California Agriculture, March 1972
Volume 26, Number 3
Sierra Foothill Range Field Station
Ground cover species tolerance to herbicide applications
by C. L. Elmore, W. D. Hamilton, E. Johnson, T. Kretchun
Linuron applications at 1 lb per acre severely injured only one of the nine ground cover species tested in this study (C. edule). Amino triazole at 1 lb per acre was applied to all species, except Ajuga repens or Delasperma alba, without severe injury. Injury from MCPP was less severe than 2,4-D in most instances and would appear to be safer in these tests at herbicidal rates. However, injury was apparent from MCPP on Ajuga repens, although 2,4-D amine did not appear to cause injury in this test. Bromoxynil appeared to have contact effects only (as indicated by early leaf burning) on Carpobrotus edule, Delasperma alba, Hypericum calycinum, and Vinca minor; however, regrowth was normal.
Poor grain sorghum production after rice improved by phosphorus banded near seed
by R. T. Petersen, R. L. Sailsbery, W. E. Martin
Replicated field trials conducted in Colusa and Glenn Counties demonstrated that poor growth and production of grain sorghum (milo) the first year after rice may be improved by phosphorus banded near the seed. Treble super phosphate, 11-48-0, 8-24-0, and 10-50-0, improved seedling growth and grain yields when placed with or below seed. After four or more years of continuous rice, P banded near sorghum seed provided economic returns and striking seedling growth responses. Sorghum trials after only two years of rice showed fewer seedling growth differences and variable yield responses to banded P. Soil analysis using critical levels developed on soils with no rice history could not be used to successfully predict yield responses to banded P after rice. Further studies are necessary to answer such questions as: (1) Why are some soils P deficient after rice? (2) How can we predict situations where banded P is effective? (3) What are the optimum rates of P for highest economic returns?
Desert grapefruit pruning and orchard thinning trials
by D. D. Halsey, C. D. McCarty, S. B. Boswell
Abstract Not Available – First paragraph follows: Pulling alternate trees and pruning to increase the amount of sunlight available to each tree failed to increase per-acre yield or grower returns over a four-year period in a red grapefruit grove near Coachella. The grove was planted in 1956 on fertile soil at a spacing of 13.5 × 24 ft with the expectation that alternate trees would be thinned out when the grove began to be crowded. The grower originally planned to inter-plant trees on rough lemon alternated with trees on Cleopatra mandarin. The trees on rough lemon were expected to give high early production and to be eliminated at thinning time, allowing the Cleopatra mandarin trees to remain for the permanent orchard. By 1967 when the plot work was undertaken, no trees had been pulled, and the grove was overcrowded and too shady.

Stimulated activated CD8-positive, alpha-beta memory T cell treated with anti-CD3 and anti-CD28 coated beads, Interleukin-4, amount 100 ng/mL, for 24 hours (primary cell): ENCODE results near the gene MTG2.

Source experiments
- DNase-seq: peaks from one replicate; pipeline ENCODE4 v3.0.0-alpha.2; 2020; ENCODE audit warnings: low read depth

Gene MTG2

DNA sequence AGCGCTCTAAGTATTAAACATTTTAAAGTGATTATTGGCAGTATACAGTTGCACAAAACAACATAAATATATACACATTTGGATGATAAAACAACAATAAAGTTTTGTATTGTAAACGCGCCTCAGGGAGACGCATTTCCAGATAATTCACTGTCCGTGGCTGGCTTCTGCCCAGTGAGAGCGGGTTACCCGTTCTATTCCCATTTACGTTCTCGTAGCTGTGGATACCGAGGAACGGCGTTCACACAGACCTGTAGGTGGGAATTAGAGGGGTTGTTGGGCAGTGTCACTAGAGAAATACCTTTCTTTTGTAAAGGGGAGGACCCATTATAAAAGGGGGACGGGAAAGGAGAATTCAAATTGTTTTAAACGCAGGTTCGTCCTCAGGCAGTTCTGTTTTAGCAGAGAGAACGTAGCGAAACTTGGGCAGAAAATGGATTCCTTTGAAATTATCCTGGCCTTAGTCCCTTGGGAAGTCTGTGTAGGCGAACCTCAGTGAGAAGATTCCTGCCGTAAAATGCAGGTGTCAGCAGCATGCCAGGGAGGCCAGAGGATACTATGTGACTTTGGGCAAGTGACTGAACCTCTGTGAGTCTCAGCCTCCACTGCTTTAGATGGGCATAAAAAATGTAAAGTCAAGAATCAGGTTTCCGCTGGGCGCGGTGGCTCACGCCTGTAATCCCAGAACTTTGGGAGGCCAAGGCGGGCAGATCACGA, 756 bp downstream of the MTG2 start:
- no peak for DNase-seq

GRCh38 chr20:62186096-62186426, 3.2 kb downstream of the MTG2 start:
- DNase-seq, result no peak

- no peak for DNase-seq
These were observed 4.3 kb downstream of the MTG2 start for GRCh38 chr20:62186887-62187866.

Ancymidol applications retard plant growth of woody ornamentals
by Tok Furuta, W. Clay Jones, Tom Mock, Wesley Humphrey, Richard Maire, James Breece
Ancymidol was found to be effective in retarding growth of many plant species and cultivars. It was effective on woody and herbaceous species. It appears that this new chemical has a wide latitude of safety on most plants. However, some objectionable effects were observed—which may be partly the result of the high dosages used for this series of experiments. Ancymidol is not registered for use at this time, and is not recommended by the University of California.
Experimental miticides on European red and Pacific mites
by R. E. Rice, R. A. Jones
Abstract Not Available – First paragraph follows: Leaf-feeding mites are one of the most J severe pest problems for growers of deciduous fruits and nuts in California. The mites primarily responsible for these problems include the European red mite, Panonychus ulmi (Koch), the two-spotted mite, Tetranychus urticae Koch, and the Pacific mite, T. pacificus McGregor. Control of these and other species of mite pests has depended upon the use of pesticides that may be harmful to non-target species of insects and mites, and may also lose their efficacy against target species because of a build-up of resistance. In an attempt to find those materials that are effective against the target species, and the least harmful to non-target species, new chemicals are continually being evaluated for their effect on both pest and beneficial species of mites and insects. This report presents the results of field trials of new, but as yet unregistered, pesticides that were evaluated as miticides on the European red mite and Pacific mite during 1971.
editorial, news, letters & science briefs
What's my line?
by E. Day Boysie
Sierra foothill range field station